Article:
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What You Need to Know About Jake Luton Going into Sunday

The Jaguars have been a face of instability in the NFL for quite some time. Specifically, they have struggled to find their franchise guy at quarterback:

Even when they did draft well and go to the 2017 AFC championship game, they could not retain any of their homegrown talent. Going into week nine, the Jaguars are in a familiar position at 1-6 and seemingly vying for a top spot in the NFL draft. 

Just a year ago, there were some signs of life when 2019 6th rounder Gardner Minshew took over for an injured Nick Foles and went 6-6 in his 12 starts. The legend of the mustache was born and he was given the keys to this offense for at least the beginning of this year.

However, he hasn’t seen the same level of success as 2019, stands at 1-6, and there were rumblings that he would be benched early last week. Nonetheless, Minshew suffered a fractured thumb in their loss in week 7 against the LA Chargers. The Jaguars used the bye week to get rookie Jake Luton ready to get his first start.

The similarities between Luton and Minshew start and end at both QBs being 6th round selections from the Pac-12. Let’s take a look at Luton and what to expect going into his debut:

Measureables:

*Results from Oregon State pro day 3/11/2020

Height: 6’6

Weight: 224

40-yard dash: 5.07

Bench: DNP

Vertical: 28.5’

Broad: 8’11

20 yd. shuttle: 4.60

3-cone drill: 7.85

What sticks out is the size of Luton: a prototypical pocket passer who is big in stature. But it is also evident that he lacks any real athleticism or explosiveness.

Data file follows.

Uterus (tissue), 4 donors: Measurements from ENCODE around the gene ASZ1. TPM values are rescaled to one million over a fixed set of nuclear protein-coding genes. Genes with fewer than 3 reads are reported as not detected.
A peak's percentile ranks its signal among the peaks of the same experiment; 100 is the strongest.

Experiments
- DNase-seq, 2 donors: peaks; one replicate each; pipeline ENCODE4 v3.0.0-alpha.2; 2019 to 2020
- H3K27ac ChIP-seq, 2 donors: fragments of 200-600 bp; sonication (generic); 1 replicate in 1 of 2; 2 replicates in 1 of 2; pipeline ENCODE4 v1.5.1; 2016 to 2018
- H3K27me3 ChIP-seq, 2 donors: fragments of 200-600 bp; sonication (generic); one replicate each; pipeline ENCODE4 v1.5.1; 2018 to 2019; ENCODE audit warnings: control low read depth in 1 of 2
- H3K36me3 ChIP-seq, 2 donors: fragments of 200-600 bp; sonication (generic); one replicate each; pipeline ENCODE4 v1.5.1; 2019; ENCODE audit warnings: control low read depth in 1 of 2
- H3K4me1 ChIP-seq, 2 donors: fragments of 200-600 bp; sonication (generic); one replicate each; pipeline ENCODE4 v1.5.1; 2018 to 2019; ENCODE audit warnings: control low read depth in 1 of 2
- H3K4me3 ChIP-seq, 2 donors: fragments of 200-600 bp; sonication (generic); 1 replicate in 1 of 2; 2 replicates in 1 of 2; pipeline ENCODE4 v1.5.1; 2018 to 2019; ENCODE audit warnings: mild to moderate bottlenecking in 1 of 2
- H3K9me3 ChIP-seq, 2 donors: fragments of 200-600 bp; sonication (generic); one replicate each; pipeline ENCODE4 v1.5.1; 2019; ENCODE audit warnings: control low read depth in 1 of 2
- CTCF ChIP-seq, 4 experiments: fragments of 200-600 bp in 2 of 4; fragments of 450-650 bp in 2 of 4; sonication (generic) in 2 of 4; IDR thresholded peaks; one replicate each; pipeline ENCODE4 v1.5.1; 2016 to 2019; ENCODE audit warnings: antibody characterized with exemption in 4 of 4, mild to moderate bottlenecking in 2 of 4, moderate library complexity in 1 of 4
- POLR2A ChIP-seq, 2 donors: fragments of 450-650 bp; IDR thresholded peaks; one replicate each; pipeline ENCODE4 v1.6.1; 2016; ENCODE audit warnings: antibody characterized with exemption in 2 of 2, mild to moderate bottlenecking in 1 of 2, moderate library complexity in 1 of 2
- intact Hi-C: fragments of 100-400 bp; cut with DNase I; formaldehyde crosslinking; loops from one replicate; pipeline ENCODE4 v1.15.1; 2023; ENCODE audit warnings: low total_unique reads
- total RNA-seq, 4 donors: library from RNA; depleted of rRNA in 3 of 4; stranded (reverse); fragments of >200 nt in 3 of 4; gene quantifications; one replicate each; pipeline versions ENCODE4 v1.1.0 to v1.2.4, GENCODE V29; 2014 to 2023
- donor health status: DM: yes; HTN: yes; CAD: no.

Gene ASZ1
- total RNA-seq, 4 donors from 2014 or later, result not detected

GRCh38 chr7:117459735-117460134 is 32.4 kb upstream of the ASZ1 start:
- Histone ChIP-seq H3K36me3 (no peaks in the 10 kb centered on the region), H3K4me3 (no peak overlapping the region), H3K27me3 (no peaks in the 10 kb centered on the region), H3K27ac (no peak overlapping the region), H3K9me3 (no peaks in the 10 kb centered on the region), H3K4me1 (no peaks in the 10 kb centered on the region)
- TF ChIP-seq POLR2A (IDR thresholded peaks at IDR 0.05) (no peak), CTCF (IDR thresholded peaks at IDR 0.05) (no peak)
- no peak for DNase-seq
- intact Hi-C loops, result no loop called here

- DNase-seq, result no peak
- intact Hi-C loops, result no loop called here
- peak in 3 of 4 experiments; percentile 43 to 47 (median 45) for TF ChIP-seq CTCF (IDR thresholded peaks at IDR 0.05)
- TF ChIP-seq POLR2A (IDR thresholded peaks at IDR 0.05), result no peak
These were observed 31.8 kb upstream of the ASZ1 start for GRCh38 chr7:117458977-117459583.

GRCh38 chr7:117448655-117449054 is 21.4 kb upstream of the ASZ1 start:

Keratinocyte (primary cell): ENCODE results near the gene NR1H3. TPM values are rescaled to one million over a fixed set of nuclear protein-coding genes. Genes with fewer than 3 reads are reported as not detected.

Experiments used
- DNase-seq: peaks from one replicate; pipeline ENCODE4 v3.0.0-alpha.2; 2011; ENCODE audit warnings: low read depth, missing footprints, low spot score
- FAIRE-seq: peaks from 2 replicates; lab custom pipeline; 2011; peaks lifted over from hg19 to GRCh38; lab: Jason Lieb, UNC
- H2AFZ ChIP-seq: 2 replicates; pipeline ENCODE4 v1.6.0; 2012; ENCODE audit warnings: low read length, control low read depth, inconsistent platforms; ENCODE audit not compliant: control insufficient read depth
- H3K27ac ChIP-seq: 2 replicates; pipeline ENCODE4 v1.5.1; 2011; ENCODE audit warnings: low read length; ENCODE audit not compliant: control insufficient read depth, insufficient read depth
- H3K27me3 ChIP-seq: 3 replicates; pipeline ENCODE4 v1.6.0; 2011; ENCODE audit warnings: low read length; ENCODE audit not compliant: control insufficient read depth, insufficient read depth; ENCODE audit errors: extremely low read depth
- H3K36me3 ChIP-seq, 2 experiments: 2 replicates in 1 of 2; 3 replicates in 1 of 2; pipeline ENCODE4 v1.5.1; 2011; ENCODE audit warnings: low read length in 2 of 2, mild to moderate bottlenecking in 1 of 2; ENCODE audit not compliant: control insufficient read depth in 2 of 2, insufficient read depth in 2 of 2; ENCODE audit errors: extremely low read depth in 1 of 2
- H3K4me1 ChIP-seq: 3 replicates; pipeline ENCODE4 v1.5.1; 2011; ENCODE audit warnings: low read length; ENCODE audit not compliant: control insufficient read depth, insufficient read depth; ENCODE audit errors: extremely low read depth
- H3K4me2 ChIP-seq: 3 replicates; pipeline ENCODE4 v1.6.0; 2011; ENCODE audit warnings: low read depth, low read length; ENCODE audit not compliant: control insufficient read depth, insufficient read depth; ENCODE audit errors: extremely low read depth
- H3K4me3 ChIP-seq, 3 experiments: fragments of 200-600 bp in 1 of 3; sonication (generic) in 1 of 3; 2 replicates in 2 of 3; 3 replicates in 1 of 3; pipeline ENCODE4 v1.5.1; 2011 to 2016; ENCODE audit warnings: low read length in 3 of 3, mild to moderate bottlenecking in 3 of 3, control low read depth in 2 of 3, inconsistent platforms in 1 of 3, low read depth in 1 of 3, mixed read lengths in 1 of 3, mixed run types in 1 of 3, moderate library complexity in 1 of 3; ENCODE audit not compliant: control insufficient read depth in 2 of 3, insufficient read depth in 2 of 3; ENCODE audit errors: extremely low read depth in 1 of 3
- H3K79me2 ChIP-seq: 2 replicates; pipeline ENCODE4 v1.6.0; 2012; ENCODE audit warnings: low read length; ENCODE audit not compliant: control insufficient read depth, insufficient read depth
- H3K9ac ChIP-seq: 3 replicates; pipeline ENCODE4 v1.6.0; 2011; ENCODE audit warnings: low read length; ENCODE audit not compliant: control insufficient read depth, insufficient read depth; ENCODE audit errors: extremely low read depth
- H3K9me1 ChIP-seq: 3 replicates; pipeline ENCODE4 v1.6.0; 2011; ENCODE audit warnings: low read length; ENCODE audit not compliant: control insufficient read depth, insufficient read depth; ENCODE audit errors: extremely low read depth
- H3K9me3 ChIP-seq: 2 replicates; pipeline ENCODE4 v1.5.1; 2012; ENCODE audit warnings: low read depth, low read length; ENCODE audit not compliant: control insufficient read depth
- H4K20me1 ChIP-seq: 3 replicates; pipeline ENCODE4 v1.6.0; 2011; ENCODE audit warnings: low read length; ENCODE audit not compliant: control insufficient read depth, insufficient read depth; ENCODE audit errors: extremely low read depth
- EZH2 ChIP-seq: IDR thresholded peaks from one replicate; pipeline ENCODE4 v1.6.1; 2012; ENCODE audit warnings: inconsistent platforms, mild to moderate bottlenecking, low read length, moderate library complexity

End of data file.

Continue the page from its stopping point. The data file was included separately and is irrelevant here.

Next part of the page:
Production:

  • 2019 Pac-12 Honorable Mention
  • 2019 Redshirt Senior yr: 222/358 (62%), 2714 yards, 28 TDs/3 INTs

Pros:

  • Big time arm that can make all the throws
  • Huge frame and hands
  • Good anticipation
  • Takes very good care of the football with only 11 career interceptions in 23 games played

Cons:

  • Slow, does not have the mold of the modern day QB that can extend a play and create on his own
  • Tends to get rattled under pressure, cannot go off-script

Summary

Luton is an intriguing QB prospect. The only year he started every game in his college career was his redshirt senior year where he led Oregon State to a 5-7 record. That isn’t anything to scoff over as Oregon State. According to Bill Connelly’s S&P rankings, Oregon State was only favored in one game and projected a measly 2.6 wins. The oddsmakers in Vegas put their over/under at 2.5 before the season began.

Luton and the Beavers had different thoughts leading their team to their highest win total since 2013 when Sean Mannion and Brandin Cooks led them to a victory in the Hawaii Bowl.

Luton was asked to make pro-style throws in head coach Jonathan Smith’s offense and excelled at a high level. He is well-versed in play-action, which is a prerequisite for Jay Gruden’s west coast offense. 

However, he cannot extend the play quite like Gardner. The OL looked strong out of the gate but has been awfully inconsistent allowing a league-worst 9.0% adjusted sack rate

This is nothing new to Luton who had a brutal OL at Oregon State. But this isn’t the Pac-12; NFL teams will test Luton early. 

Expect Gruden to lean heavily on James Robinson to offset the struggles Luton will inevitably work through. Gruden will script up plenty of quick game concepts, as well as screen/manufactured touches for someone like Laviska Shenault.

Guys like Shenault and Chark will have to bail Luton out when he pushes the ball down the field or else defenses will inescapably tee off on the young rookie.

His first start against Houston is definitely one of the more favorable matchups he could’ve gotten; it’ll be interesting to see if Luton has some of that Minshew moxy he had in 2019 to get the ball rolling again in Jacksonville. 

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